A number of people in recent weeks have called for the future of the Seanad to form part of the considerations of the Constitutional Convention. Self-serving calls from incumbent members of that self-regarding body for a limited examination of the functioning of the appendix of the electoral system should be ignored by the government. Much more worthy of consideration is the electoral system used for the entire Oireachtas and our local authorities; the heart and lungs of the body politic.
Archive for June, 2012
One of the few potential benefits of the Seanad was the opportunity in its design to break the tie between locality and representation. This is an opportunity taken only in the increasinly ill named university seats. We are all through the course of our lives members of communities other than the geographical yet our electoral system in the manner of its operation by both the electors and the elected is slavish in how it cleaves to the local. The inhabitants of Royston Vasey would find much to enjoy in the conduct of Irish election campaigns with the refrain of “And where are you from?” to be heard far and wide. We must consider electing at least a third of the Oireachtas from non-geographical constituencies, preferably while avoiding the imposition of closed party lists selected by party insiders.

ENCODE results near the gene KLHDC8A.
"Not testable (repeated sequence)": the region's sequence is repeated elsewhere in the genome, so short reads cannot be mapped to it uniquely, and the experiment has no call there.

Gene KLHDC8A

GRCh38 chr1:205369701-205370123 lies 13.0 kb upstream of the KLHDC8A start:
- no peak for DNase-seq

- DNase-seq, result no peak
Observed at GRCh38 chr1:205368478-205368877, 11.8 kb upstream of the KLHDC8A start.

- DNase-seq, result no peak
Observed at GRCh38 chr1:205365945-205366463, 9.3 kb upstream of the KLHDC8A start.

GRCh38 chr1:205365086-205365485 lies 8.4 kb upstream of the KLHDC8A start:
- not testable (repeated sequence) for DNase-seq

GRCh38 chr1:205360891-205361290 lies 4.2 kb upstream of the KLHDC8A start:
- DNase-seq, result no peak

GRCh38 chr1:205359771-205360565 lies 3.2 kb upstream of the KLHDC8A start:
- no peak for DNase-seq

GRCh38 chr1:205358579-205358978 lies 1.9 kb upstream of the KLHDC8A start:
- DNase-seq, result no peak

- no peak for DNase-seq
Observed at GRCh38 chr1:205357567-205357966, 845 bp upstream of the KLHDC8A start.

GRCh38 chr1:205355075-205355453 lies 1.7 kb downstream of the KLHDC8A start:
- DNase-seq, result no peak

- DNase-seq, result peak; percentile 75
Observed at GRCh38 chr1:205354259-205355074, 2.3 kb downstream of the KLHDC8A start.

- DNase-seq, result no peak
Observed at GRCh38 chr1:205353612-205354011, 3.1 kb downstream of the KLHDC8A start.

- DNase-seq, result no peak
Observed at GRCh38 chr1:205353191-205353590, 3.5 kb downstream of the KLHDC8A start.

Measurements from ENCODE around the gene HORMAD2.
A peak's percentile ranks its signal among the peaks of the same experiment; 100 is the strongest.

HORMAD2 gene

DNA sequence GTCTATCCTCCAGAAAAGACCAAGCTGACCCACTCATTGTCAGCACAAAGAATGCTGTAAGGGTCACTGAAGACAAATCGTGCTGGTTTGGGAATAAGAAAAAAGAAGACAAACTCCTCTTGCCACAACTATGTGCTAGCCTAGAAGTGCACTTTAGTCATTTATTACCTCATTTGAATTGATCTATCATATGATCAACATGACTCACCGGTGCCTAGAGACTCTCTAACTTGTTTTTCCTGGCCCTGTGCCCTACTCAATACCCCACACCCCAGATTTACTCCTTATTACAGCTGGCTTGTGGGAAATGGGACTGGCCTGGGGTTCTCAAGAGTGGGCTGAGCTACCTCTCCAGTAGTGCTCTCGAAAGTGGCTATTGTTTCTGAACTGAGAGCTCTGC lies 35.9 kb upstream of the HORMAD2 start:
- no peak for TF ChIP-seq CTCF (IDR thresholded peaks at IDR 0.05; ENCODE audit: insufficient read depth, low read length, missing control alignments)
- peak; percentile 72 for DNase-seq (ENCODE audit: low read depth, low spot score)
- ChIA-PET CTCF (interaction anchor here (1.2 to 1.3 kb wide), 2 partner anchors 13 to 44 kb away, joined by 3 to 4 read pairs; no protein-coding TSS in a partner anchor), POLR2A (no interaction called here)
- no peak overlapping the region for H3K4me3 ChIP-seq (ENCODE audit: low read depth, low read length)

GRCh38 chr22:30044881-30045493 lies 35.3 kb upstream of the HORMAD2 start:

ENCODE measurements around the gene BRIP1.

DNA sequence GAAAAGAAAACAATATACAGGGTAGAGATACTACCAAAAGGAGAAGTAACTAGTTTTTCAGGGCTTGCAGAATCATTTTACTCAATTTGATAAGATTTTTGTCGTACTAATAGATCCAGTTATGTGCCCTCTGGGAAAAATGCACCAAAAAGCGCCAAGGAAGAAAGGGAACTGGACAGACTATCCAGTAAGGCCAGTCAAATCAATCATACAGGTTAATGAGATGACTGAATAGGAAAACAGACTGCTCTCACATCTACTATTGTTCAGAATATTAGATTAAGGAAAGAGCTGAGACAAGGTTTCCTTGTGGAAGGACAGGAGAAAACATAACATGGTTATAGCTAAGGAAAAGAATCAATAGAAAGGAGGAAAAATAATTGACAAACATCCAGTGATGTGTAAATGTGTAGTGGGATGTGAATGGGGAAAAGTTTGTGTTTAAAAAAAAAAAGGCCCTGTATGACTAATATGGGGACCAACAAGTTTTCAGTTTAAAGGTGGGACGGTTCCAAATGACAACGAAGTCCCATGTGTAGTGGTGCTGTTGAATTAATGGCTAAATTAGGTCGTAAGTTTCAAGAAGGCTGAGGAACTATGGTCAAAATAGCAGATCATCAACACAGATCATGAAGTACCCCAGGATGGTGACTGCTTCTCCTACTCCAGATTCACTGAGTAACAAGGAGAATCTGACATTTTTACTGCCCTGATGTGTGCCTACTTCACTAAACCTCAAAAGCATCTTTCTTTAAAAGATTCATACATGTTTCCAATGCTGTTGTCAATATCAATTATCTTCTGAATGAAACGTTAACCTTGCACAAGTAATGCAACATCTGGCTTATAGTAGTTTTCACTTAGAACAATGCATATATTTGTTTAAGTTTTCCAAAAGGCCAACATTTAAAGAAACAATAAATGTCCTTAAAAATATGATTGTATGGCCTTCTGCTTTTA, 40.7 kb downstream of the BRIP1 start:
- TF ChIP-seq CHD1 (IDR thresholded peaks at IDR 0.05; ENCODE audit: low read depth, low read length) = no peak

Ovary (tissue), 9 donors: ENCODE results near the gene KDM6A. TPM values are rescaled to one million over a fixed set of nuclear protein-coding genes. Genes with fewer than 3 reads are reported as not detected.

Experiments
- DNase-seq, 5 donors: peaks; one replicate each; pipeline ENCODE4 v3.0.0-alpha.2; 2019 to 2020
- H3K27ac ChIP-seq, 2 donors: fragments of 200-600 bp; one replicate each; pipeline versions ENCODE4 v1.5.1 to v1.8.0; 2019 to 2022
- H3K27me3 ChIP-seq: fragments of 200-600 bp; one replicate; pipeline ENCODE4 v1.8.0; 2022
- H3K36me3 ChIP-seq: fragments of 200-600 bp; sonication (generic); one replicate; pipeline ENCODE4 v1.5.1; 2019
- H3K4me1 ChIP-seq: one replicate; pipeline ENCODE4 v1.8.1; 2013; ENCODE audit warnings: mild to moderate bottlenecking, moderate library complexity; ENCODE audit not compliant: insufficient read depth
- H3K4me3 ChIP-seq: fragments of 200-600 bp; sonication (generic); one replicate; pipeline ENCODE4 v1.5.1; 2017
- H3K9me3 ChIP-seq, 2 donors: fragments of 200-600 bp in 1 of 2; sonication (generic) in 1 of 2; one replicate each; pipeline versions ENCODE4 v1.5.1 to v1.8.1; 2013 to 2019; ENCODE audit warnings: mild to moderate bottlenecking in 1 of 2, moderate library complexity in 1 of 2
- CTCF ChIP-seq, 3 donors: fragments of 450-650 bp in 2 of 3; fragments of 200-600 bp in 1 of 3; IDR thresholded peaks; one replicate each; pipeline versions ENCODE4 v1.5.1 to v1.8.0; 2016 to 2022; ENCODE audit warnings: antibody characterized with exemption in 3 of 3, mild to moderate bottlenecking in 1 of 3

We will also see the consequences of another limitation that the constitution imposes when the constituency commission on Dáil boundaries reports in the next few weeks. Its options are limited as only a minor correction to the number TDs can be considered due to the population reaching a level that makes the 30,000 people per seat upper threshold hard to avoid breaching. It has been long evident that the current maximum ratio of people to TD from 30,000 must be increased substantially to a figure closer to say 40,000 to ensure that future constituency commissions are not compelled to increase further the number of TDs. We should also consider increasing the lower limit to at least 25,000.